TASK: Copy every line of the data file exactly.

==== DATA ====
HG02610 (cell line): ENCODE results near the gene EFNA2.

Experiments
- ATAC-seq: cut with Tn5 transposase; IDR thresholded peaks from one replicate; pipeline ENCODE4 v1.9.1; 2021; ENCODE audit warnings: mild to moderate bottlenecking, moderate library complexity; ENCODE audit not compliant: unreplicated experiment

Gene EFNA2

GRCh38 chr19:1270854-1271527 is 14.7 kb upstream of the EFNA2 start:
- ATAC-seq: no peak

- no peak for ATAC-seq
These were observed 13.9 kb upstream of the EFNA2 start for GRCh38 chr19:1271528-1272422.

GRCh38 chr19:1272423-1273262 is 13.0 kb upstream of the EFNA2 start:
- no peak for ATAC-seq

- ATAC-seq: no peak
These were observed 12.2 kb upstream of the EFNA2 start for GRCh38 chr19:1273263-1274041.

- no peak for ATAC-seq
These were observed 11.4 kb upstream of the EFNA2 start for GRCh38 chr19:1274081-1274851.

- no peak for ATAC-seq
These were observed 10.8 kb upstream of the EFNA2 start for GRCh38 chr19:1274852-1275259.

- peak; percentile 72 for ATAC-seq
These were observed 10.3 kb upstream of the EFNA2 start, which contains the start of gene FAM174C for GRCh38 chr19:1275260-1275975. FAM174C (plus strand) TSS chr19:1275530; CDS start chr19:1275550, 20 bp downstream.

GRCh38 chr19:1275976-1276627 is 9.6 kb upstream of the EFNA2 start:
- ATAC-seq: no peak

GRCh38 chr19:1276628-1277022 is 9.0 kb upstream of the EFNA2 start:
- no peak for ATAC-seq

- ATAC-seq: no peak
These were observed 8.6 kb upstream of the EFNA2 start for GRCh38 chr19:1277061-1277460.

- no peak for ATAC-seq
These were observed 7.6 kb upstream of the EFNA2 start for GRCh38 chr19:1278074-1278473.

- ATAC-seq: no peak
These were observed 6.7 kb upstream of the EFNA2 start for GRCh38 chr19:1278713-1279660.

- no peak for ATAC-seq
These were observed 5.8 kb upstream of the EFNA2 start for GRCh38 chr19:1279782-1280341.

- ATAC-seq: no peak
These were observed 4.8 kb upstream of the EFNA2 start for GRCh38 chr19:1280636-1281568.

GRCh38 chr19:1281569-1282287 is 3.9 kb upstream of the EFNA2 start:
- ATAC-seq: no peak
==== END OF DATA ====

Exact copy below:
HG02610 (cell line): ENCODE results near the gene EFNA2.

Experiments
- ATAC-seq: cut with Tn5 transposase; IDR thresholded peaks from one replicate; pipeline ENCODE4 v1.9.1; 2021; ENCODE audit warnings: mild to moderate bottlenecking, moderate library complexity; ENCODE audit not compliant: unreplicated experiment

Gene EFNA2

GRCh38 chr19:1270854-1271527 is 14.7 kb upstream of the EFNA2 start:
- ATAC-seq: no peak

- no peak for ATAC-seq
These were observed 13.9 kb upstream of the EFNA2 start for GRCh38 chr19:1271528-1272422.

GRCh38 chr19:1272423-1273262 is 13.0 kb upstream of the EFNA2 start:
- no peak for ATAC-seq

- ATAC-seq: no peak
These were observed 12.2 kb upstream of the EFNA2 start for GRCh38 chr19:1273263-1274041.

- no peak for ATAC-seq
These were observed 11.4 kb upstream of the EFNA2 start for GRCh38 chr19:1274081-1274851.

- no peak for ATAC-seq
These were observed 10.8 kb upstream of the EFNA2 start for GRCh38 chr19:1274852-1275259.

- peak; percentile 72 for ATAC-seq
These were observed 10.3 kb upstream of the EFNA2 start, which contains the start of gene FAM174C for GRCh38 chr19:1275260-1275975. FAM174C (plus strand) TSS chr19:1275530; CDS start chr19:1275550, 20 bp downstream.

GRCh38 chr19:1275976-1276627 is 9.6 kb upstream of the EFNA2 start:
- ATAC-seq: no peak

GRCh38 chr19:1276628-1277022 is 9.0 kb upstream of the EFNA2 start:
- no peak for ATAC-seq

- ATAC-seq: no peak
These were observed 8.6 kb upstream of the EFNA2 start for GRCh38 chr19:1277061-1277460.

- no peak for ATAC-seq
These were observed 7.6 kb upstream of the EFNA2 start for GRCh38 chr19:1278074-1278473.

- ATAC-seq: no peak
These were observed 6.7 kb upstream of the EFNA2 start for GRCh38 chr19:1278713-1279660.

- no peak for ATAC-seq
These were observed 5.8 kb upstream of the EFNA2 start for GRCh38 chr19:1279782-1280341.

- ATAC-seq: no peak
These were observed 4.8 kb upstream of the EFNA2 start for GRCh38 chr19:1280636-1281568.

GRCh38 chr19:1281569-1282287 is 3.9 kb upstream of the EFNA2 start:
- ATAC-seq: no peak